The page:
Rather than an absolute opposition between freedom and necessity, Tolstoy speaks of a continuous scale: "The notion of responsibility, and thus freedom, obviously contains a certain gradation" (PSS 15: 258). This depends on epistemological factors--such as the temporal distance between the event and its interpretation, and the visibility of factors governing the action--but also sociological factors such as the degree of an individual's dependence on his entourage. One must then do away with the metaphysics of origins, which is nothing other than an attenuated, secular form of the providentialism of pre-modern history.

Rather than search for a final cause, Tolstoy sees integration as an operation that reveals the shared properties of phenomena in the process of their development, and thus identifies the laws governing these phenomenas' behavior: "Renouncing the concept of cause, mathematics seeks laws, that is, properties common to all unknown infinitely small elements" (1212). In this paradigm shift, a functionalist mode of thought takes the place of the metaphysics of origins. What matters is no longer the identity or essence of the phenomenon, but the recurrences in its functioning. Furthermore, with Tolstoy we enter into a relational universe, where phenomena only gain meaning in a correlation with other phenomena:

It is only when, as the naturalists do, we no longer consider anything but the relations among phenomena, without asking ourselves the question whether or not it is good that the stone falls on earth, nor even what the stone desires, but rather when we will look into the laws that preside over relations, it is only at that moment that we will be on the road to truth. (PSS 15: 230)

In short, here modernity is defined through two different optics: Through one, a rejection of all providentialism and more broadly all historical teleology; and through another, the adoption of a functionalist and relational system of thought in place of a taxonomy of essences and an inventory of origins. For example, to comprehend the extent of the ravages caused by the War of 1812, a level of destruction that seemed to him unrivaled in human history, Tolstoy evokes the behavior of bees, which mutually exterminate each other in autumn, obeying an instinctive zoological law. The question is no longer one of freedom and will, but only one of submission to a law that constrains behavior.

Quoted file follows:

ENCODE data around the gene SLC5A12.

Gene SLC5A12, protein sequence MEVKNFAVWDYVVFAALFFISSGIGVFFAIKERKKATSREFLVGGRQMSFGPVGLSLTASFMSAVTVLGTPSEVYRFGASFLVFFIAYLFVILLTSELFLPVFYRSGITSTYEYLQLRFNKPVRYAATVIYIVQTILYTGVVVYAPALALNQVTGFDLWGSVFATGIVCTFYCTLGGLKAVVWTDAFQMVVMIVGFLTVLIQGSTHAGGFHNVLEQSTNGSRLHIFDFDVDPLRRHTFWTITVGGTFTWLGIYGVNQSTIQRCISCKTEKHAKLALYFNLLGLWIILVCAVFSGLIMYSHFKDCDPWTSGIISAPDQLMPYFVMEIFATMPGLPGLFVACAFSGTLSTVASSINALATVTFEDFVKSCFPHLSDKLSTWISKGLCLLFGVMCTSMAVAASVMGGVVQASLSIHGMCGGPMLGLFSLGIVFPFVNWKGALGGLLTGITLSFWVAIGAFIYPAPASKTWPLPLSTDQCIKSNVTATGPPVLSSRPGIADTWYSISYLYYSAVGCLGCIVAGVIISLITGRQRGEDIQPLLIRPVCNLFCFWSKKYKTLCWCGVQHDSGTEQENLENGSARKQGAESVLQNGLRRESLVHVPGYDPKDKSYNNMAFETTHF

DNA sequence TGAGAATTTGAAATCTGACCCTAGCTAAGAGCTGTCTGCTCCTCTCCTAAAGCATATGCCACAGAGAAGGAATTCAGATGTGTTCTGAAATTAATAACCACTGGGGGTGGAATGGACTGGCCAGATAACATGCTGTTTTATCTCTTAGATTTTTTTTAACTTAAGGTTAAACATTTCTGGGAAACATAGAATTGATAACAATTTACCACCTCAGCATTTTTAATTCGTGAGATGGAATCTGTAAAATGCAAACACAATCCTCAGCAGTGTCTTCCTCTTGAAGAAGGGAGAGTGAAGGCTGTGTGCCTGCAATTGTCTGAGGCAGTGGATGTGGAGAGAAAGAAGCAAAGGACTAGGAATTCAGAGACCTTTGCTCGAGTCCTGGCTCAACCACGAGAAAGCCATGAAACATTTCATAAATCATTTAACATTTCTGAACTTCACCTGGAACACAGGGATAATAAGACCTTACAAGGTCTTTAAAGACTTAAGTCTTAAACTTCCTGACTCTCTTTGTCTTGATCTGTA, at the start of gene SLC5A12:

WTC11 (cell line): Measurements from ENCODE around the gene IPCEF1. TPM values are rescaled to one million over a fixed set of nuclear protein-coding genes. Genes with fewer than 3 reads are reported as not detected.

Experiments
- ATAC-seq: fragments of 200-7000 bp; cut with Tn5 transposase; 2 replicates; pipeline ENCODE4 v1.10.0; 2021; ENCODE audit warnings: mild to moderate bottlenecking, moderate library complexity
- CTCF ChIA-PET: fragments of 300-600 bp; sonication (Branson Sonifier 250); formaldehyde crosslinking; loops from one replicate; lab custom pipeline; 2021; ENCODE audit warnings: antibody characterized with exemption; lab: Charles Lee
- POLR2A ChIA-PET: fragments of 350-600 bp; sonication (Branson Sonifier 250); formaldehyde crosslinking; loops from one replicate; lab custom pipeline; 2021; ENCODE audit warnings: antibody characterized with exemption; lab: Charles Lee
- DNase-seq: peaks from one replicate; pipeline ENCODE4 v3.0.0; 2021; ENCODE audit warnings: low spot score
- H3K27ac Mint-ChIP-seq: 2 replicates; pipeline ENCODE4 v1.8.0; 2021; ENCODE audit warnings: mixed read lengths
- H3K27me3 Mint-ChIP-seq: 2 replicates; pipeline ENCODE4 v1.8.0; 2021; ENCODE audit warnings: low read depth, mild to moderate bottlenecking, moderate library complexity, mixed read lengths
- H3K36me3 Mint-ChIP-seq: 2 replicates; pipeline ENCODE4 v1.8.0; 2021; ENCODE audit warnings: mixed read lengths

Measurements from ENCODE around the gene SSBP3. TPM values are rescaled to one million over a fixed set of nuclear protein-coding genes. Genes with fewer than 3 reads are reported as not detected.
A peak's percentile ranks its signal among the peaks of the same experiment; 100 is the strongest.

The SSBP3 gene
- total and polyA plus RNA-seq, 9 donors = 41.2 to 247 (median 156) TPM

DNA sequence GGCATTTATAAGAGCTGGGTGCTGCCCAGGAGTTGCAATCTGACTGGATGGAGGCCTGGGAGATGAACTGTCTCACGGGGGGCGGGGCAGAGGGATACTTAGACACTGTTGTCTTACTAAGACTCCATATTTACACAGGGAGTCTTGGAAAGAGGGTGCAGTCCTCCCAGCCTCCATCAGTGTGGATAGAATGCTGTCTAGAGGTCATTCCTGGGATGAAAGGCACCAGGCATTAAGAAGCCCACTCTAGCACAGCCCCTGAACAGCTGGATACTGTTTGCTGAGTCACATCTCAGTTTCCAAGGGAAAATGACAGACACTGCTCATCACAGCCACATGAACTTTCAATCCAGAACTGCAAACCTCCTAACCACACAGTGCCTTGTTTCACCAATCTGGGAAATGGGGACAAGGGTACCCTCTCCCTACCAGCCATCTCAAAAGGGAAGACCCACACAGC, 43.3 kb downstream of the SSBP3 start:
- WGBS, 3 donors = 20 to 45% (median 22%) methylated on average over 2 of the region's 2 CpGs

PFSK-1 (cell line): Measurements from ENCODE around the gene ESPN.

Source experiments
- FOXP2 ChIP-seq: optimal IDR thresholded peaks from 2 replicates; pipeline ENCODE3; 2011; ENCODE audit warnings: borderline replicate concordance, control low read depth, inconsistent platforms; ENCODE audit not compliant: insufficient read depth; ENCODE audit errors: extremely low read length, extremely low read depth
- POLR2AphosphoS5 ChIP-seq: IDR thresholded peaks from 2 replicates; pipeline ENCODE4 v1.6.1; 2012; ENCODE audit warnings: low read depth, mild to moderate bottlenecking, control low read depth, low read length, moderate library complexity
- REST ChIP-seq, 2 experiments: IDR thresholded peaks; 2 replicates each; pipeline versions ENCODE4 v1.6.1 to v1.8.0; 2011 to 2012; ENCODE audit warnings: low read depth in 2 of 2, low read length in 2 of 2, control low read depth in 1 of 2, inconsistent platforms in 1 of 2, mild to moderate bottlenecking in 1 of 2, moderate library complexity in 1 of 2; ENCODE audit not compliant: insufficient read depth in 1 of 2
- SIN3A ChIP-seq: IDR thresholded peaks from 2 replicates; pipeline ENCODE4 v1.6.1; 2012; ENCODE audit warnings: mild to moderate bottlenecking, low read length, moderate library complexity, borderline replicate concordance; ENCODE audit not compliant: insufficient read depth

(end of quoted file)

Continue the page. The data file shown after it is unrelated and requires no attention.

This reference to zoology illustrates the parallels between adjacent sciences. The discovery in statistics (one of the new sciences of the period) that the births and deaths in a given district follow mathematical laws entails a number of consequences for philosophy, psychology, and history. Philosophy finds itself limited to the investigation of the "mirage of freedom." Psychology has to renounce its search for the "essential properties of the soul" and instead dedicate itself to demonstrating that human psychic activity always corresponds to eternal laws. History is bound to show the innumerable connections between events and individuals, rather than describing the facts and deeds of supposedly historic figures (PSS 15: 232-233). We are looking at the total dissolution of an intellectual paradigm.

Yet Tolstoy does not stop there. For him, this positivist logic is only one side of the coin and one must not forget the other, which assigns humanity an incontestable consciousness of freedom. Scientific discourse has to deny the existence of the soul and freedom to affirm the necessity of the laws it reveals, but science should by no means stand as ultimate truth: "In our time the majority of so-called advanced people, that is, a crowd of ignoramuses, haven take the work of the naturalists, who study one side of the question, for the solution of the whole question" (1203).

Tolstoy here describes a new phenomenon, a split in consciousness that results from the thinking subject's simultaneous desire for freedom and knowledge of the empirically demonstrable biological laws that govern all. Reason advocates necessity, while consciousness clings to freedom. This duality stems from the fact that consciousness is, at the same time a subject and object of knowledge: "Freedom is that which is examined. Necessity is that which examines. Freedom is content. Necessity is form" (1210).